Those tough spending rounds following the Budget on 22nd June by George Osborne the Chancellor though, which will be the litmus test for the Government to see if it is as good as its word (the markets will be scrutinising that one) and then the pain from real cuts to real public services. There is talk of “brutal” cuts to the NHS. DFID has already found ‘frivolous’ projects being axed by Andrew Mitchell.
George Osborne
But credit where credit is due, David Cameron has made a positive start and is doing well. On the Andrew Marr Show, he was like a breath of fresh air in talking about long overdue change. He was scathing about 75% of civil servants earning bonuses in the past year in spite of the terrible recession and mediocre performance. The fact remains that Labour and especially Gordon Brown had become stale in Government. The fizz of that first term with constitutional changes to devolved Government and the big social changes such as the Minimum Wage petered out and the public was no mug; it could see that the Labour Government was stuttering along.

Cameron is off to a flying start. The whirlwind of change (for the better) is whipping through Whitehall. Yet if the Conservatives are polling at 40%+ again and commanding a clear lead in the polls, there will be muttering in the ranks that he has given up the right of going to the polls. There will be wistful gossip that he could go to the polls and win an outright majority easily. He should ignore the mutterings and see through this seismic change in the way British politics is being conducted. There is now an opportunity to forge a new way that Britain is governed.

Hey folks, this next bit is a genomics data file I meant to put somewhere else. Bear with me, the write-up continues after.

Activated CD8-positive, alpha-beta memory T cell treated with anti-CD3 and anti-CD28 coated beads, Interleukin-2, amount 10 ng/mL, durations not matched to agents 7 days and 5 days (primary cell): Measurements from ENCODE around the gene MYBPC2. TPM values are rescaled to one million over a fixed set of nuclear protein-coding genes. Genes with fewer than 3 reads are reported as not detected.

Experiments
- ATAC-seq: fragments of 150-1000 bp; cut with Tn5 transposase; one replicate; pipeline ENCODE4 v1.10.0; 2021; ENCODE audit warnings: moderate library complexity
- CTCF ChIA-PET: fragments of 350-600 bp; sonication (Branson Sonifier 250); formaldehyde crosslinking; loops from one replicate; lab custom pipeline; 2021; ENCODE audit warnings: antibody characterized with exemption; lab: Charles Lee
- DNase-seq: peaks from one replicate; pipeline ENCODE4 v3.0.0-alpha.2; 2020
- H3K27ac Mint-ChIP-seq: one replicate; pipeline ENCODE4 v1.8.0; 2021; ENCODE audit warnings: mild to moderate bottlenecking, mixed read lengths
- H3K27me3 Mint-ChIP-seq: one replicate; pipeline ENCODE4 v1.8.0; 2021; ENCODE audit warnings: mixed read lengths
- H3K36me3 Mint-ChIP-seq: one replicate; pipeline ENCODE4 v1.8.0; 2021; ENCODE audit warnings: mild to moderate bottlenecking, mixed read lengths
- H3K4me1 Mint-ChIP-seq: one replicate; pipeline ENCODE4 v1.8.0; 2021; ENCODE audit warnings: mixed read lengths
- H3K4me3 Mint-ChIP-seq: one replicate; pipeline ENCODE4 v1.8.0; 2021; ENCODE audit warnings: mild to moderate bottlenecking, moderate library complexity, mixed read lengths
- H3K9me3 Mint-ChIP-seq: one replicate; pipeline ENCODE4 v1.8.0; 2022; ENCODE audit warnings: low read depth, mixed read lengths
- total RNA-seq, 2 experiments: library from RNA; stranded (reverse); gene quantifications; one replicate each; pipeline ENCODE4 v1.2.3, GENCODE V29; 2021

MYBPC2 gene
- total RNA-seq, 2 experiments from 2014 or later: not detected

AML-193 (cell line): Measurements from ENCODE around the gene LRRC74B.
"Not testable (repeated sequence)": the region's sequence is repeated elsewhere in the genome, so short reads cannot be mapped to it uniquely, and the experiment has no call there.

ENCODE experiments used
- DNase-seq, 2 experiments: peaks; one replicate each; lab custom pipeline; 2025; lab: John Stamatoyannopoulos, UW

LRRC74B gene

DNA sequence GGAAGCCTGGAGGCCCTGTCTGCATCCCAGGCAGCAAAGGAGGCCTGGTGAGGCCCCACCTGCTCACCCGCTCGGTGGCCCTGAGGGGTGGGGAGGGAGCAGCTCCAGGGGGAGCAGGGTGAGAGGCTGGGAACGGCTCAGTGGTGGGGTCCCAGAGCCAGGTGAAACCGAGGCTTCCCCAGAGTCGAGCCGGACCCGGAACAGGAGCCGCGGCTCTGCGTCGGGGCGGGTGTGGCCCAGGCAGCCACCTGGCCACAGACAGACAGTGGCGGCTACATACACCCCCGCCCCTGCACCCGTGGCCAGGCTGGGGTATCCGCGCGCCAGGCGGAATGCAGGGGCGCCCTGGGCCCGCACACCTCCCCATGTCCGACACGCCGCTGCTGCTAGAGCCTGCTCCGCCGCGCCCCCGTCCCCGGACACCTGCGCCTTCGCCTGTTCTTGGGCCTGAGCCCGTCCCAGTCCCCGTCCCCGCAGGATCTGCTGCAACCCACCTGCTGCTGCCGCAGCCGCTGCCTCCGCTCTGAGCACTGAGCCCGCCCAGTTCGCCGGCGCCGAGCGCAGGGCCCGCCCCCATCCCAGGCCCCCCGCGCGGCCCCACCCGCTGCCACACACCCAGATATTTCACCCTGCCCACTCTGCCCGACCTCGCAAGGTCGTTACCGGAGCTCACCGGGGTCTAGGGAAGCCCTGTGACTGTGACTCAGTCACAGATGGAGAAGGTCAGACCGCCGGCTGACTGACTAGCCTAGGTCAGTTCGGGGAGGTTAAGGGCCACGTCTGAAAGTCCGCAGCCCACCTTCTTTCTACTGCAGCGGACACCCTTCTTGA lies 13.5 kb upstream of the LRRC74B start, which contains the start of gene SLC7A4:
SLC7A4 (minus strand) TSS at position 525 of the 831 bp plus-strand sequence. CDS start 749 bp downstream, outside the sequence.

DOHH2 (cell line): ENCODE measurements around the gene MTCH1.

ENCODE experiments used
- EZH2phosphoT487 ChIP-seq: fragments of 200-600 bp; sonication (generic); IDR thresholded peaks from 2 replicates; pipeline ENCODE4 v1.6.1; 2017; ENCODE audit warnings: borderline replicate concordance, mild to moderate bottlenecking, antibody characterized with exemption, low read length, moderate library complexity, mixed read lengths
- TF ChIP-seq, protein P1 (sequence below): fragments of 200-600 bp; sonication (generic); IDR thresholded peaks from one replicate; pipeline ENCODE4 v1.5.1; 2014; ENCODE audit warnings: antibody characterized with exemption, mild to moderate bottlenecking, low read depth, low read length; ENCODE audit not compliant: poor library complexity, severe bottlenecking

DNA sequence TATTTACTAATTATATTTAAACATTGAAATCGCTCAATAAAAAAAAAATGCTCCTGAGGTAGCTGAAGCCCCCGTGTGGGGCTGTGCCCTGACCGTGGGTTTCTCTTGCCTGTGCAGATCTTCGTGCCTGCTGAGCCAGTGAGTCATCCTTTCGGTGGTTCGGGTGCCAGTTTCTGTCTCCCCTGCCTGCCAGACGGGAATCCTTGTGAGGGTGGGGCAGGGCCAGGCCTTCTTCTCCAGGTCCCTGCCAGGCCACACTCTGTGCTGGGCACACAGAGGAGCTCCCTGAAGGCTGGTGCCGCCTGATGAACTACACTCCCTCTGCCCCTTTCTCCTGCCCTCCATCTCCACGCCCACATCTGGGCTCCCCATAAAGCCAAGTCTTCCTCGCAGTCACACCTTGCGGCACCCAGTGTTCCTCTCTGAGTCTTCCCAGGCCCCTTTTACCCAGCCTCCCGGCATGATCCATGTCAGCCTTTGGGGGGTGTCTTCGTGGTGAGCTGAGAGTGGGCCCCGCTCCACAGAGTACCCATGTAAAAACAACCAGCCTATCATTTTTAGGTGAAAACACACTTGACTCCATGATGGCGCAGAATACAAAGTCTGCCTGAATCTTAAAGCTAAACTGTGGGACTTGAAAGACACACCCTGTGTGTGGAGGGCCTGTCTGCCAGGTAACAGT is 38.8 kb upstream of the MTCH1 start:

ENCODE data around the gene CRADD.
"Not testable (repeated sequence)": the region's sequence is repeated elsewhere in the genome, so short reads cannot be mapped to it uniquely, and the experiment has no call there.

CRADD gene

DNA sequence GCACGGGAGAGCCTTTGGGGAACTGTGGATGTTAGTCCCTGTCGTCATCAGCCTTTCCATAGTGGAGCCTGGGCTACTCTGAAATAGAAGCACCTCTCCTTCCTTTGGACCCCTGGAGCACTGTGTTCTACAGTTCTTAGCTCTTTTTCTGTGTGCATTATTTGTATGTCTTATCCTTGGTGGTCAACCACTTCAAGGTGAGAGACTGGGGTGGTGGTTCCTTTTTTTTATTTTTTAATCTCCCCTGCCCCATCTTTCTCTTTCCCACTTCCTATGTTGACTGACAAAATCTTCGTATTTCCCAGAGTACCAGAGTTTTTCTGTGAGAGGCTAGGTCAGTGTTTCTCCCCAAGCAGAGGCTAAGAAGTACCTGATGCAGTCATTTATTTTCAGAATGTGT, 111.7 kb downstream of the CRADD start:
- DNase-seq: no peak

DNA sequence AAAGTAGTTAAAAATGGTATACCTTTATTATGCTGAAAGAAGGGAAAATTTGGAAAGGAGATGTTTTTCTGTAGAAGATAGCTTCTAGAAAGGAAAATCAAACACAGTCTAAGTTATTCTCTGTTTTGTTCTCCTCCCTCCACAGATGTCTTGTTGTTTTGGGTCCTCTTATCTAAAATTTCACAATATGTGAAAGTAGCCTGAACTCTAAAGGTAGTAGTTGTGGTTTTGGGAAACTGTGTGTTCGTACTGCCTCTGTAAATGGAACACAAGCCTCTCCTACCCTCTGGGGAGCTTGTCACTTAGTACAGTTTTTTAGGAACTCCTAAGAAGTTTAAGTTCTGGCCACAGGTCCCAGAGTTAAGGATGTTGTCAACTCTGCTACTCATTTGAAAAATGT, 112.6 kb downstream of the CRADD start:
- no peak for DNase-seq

Friday, 14 May 2010

Biodiversity threatened

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 Logo for IUCN Red List
Sometimes those who care passionately about the environment let themselves and the cause down by hyperbole that desensitises the public and the media to dramatic changes and deterioration in the natural world. But when the International Union for Conservation of Nature (IUCN) makes a statement the world (and particularly political and business leaders) should sit up, take notice and take action. 

Grey crowned crane (Balearica regulorum)

The IUCN is the world’s oldest and largest global environmental network - a democratic membership union with more than 1,000 government and NGO member organizations, and almost 11,000 volunteer scientists in more than 160 countries. The IUCN’s work is supported by more than 1,000 professional staff in 60 offices and hundreds of partners in public, NGO and private sectors around the world. The Union’s headquarters are located in Gland, near Geneva, Switzerland.
Bill Jackson is the IUCN Deputy Director General and he has said in the past week, “Twenty-one percent of all known mammals, 30 percent of all known amphibians, 12 percent of all known birds, 35 percent of conifers and cycads, 17 percent of sharks and 27 percent of reef-building corals assessed for the IUCN Red List of Threatened Species™ are threatened with extinction.”

So just in case you missed that:-

·         21% of all known mammals

·         30% of all known amphibians

·         12% of all known birds

·         25% of conifers

·         17% of sharks

·         27% of coral reefs

Orange-eyed green tree frog


All threatened with extinction.